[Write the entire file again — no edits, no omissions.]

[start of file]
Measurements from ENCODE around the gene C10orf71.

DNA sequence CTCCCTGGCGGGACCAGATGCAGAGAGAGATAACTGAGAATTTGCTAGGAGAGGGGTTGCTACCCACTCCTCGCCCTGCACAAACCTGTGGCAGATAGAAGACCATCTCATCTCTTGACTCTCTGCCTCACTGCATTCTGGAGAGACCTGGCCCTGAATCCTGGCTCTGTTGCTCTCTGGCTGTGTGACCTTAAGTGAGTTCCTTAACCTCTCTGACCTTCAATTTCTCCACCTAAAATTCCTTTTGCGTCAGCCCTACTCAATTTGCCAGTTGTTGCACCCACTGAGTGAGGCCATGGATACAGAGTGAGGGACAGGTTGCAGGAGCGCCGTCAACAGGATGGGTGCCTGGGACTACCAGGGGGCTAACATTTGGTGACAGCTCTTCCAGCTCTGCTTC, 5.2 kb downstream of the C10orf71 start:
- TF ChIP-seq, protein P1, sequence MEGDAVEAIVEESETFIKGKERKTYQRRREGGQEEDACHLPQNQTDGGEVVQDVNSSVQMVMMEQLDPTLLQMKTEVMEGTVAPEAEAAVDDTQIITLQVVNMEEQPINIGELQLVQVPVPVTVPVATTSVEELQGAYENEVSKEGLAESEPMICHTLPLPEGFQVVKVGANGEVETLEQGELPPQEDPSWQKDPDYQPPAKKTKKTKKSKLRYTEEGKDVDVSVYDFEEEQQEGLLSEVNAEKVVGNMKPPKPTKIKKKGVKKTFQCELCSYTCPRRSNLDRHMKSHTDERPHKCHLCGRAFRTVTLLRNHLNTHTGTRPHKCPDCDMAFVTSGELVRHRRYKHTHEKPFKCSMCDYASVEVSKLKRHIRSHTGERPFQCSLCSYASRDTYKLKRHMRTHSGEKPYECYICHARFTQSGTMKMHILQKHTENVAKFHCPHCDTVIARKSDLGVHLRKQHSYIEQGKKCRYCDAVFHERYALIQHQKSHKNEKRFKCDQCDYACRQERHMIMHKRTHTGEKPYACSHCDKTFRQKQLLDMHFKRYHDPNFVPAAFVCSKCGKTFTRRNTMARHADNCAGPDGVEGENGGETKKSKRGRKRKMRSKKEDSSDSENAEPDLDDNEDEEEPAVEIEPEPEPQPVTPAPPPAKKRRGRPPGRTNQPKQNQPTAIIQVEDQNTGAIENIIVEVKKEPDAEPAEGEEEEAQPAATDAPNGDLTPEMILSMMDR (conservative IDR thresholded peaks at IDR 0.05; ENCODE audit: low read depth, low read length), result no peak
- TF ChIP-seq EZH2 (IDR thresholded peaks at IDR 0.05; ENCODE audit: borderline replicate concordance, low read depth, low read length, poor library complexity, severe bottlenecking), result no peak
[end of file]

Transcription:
Measurements from ENCODE around the gene C10orf71.

DNA sequence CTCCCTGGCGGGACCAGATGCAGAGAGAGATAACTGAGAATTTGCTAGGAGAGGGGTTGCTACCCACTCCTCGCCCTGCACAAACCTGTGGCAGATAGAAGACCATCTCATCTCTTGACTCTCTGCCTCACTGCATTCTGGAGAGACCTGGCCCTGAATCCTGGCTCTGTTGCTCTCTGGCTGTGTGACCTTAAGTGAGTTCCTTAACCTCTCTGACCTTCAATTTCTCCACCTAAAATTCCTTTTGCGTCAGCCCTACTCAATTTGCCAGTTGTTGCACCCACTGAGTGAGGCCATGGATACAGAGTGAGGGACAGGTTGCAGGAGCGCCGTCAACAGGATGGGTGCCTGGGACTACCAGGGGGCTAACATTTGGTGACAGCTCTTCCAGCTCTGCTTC, 5.2 kb downstream of the C10orf71 start:
- TF ChIP-seq, protein P1, sequence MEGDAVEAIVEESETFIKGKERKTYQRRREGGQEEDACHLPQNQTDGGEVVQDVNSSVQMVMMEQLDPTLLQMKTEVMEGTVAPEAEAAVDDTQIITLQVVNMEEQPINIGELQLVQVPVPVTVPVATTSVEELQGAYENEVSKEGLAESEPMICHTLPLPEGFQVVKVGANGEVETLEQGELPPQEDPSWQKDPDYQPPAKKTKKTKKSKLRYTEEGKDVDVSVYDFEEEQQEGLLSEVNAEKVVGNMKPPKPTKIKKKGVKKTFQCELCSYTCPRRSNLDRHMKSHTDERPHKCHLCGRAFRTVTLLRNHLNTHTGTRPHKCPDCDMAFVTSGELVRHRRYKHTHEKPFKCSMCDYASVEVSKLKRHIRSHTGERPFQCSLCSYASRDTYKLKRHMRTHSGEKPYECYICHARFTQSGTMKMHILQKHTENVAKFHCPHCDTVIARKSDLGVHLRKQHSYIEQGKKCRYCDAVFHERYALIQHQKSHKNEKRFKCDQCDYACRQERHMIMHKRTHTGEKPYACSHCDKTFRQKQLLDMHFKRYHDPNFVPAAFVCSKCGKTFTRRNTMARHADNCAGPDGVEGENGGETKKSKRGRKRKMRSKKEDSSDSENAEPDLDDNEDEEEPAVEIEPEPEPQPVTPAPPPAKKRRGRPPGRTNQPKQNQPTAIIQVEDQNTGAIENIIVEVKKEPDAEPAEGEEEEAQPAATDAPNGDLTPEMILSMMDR (conservative IDR thresholded peaks at IDR 0.05; ENCODE audit: low read depth, low read length), result no peak
- TF ChIP-seq EZH2 (IDR thresholded peaks at IDR 0.05; ENCODE audit: borderline replicate concordance, low read depth, low read length, poor library complexity, severe bottlenecking), result no peak